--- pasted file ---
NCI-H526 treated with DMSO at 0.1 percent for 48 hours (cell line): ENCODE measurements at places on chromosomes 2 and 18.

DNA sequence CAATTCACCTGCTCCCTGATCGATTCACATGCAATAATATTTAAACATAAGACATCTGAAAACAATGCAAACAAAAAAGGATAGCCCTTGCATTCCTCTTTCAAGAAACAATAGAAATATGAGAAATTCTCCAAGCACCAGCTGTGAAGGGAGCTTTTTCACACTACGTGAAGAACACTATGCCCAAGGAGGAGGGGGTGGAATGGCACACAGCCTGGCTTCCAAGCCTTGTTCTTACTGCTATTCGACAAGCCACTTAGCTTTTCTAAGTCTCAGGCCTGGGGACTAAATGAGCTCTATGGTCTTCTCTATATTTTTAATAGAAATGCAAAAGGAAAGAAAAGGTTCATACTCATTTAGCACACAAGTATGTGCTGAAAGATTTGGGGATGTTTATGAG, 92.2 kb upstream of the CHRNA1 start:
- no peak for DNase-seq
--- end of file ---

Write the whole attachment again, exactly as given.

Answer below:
NCI-H526 treated with DMSO at 0.1 percent for 48 hours (cell line): ENCODE measurements at places on chromosomes 2 and 18.

DNA sequence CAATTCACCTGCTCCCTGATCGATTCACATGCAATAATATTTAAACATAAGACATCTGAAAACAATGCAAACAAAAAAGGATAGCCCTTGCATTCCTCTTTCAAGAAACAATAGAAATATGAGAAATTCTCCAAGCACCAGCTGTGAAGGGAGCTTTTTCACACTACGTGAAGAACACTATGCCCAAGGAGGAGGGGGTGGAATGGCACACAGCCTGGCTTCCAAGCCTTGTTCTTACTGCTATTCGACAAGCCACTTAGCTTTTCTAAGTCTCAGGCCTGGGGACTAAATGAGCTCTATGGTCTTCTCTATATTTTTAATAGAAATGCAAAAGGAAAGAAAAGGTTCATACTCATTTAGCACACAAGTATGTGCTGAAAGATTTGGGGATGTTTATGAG, 92.2 kb upstream of the CHRNA1 start:
- no peak for DNase-seq